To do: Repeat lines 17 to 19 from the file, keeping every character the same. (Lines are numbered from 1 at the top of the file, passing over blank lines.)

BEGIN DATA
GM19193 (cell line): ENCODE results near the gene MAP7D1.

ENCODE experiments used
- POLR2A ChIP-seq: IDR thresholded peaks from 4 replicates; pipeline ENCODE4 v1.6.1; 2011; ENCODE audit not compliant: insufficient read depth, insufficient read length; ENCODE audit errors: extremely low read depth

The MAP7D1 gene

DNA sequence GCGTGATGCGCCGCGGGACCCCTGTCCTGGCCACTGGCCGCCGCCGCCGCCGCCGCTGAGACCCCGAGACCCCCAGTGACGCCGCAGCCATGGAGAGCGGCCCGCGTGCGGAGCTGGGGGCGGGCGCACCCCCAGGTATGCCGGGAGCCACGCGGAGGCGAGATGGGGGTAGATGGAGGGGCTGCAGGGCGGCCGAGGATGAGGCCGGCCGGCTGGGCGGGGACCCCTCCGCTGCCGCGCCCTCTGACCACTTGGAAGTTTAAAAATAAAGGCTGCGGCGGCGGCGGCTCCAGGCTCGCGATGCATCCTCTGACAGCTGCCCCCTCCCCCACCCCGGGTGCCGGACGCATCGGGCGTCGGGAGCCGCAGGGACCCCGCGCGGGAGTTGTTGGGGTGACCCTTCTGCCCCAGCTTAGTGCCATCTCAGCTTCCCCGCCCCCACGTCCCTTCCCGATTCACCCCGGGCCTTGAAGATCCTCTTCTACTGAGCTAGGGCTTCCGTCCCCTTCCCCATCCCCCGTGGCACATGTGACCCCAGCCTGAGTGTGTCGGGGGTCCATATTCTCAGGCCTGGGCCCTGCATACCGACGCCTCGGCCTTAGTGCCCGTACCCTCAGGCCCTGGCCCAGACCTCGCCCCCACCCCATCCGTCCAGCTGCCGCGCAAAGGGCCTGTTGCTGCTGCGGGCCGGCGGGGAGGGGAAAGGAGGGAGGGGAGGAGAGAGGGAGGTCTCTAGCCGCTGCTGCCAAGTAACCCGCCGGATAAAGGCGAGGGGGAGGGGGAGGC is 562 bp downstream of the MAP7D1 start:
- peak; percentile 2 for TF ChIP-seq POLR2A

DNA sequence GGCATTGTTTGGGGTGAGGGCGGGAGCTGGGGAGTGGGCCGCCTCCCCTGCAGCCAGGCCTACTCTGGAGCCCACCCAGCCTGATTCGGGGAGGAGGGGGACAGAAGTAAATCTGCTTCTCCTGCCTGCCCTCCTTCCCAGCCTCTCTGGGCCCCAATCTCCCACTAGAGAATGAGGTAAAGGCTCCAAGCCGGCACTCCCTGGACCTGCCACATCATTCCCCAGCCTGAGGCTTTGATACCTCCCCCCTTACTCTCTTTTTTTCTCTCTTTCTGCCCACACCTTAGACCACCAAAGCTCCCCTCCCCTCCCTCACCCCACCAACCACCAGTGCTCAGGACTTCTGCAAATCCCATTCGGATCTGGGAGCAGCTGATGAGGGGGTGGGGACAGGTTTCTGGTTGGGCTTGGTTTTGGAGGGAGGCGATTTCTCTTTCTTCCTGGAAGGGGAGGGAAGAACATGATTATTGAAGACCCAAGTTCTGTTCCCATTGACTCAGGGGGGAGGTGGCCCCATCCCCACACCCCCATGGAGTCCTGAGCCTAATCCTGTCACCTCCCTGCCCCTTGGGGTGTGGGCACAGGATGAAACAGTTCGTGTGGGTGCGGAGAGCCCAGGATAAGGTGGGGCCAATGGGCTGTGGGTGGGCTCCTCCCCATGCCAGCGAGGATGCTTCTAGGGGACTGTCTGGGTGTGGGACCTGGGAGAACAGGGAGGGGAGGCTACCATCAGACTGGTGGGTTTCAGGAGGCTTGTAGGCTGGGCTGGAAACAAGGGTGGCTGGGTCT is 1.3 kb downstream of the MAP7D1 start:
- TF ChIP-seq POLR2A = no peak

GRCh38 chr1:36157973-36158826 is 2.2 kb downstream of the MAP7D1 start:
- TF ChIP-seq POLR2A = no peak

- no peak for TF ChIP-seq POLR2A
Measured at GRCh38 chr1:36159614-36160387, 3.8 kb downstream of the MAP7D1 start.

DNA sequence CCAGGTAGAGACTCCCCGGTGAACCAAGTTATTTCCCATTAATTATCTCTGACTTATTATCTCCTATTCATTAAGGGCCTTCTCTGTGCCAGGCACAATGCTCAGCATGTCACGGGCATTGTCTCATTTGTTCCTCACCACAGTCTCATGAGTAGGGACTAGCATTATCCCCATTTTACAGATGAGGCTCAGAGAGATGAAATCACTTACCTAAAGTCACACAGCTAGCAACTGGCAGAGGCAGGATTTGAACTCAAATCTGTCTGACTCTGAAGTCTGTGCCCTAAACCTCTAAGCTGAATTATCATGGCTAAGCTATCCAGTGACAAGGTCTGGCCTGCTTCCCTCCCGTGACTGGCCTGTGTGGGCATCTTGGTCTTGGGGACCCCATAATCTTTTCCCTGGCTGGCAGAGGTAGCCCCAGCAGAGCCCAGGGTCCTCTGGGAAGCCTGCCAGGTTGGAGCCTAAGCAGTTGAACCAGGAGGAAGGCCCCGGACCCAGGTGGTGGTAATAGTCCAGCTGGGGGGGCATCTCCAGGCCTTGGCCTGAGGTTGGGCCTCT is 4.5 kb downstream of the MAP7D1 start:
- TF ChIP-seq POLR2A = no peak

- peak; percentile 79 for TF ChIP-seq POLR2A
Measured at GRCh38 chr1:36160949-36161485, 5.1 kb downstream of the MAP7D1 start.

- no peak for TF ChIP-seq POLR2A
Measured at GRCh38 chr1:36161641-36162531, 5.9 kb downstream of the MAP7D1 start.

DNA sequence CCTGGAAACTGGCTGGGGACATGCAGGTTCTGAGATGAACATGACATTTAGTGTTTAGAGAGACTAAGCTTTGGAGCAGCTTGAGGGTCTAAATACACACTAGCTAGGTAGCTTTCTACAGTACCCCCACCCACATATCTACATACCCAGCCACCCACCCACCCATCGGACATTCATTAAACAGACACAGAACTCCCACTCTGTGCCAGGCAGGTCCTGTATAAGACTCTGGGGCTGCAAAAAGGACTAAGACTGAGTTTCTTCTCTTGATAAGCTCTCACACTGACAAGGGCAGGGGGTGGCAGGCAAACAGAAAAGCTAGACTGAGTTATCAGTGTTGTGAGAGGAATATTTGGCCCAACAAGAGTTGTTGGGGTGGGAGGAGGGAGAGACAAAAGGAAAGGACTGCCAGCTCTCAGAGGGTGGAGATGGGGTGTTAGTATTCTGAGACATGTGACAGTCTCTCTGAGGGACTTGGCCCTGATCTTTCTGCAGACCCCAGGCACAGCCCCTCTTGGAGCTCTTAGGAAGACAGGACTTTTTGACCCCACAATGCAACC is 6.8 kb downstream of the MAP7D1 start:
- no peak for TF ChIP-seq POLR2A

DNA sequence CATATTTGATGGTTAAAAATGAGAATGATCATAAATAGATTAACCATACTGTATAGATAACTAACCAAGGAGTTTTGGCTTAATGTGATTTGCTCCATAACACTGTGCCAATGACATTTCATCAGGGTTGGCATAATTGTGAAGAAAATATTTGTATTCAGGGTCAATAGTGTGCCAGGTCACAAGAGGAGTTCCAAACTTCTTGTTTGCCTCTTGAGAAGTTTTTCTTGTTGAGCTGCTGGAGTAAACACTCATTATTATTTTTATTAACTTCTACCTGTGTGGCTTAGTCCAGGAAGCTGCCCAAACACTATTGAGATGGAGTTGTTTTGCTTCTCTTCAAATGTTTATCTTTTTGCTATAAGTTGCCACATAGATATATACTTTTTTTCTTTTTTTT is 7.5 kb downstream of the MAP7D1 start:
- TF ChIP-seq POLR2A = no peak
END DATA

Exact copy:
- no peak for TF ChIP-seq POLR2A
Measured at GRCh38 chr1:36161641-36162531, 5.9 kb downstream of the MAP7D1 start.

DNA sequence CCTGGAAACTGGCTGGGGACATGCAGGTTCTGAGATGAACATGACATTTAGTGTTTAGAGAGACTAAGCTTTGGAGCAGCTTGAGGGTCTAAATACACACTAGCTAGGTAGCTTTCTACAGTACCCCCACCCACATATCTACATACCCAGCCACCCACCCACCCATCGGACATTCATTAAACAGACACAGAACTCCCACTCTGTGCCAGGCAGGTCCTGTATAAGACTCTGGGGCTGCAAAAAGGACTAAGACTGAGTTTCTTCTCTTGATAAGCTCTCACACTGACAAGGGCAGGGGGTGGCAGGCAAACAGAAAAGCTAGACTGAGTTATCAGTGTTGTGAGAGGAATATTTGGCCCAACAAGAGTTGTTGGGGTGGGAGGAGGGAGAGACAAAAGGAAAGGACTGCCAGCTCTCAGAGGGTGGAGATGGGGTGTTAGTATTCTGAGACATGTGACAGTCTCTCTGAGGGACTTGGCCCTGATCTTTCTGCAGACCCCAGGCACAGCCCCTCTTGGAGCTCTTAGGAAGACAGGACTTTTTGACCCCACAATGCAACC is 6.8 kb downstream of the MAP7D1 start: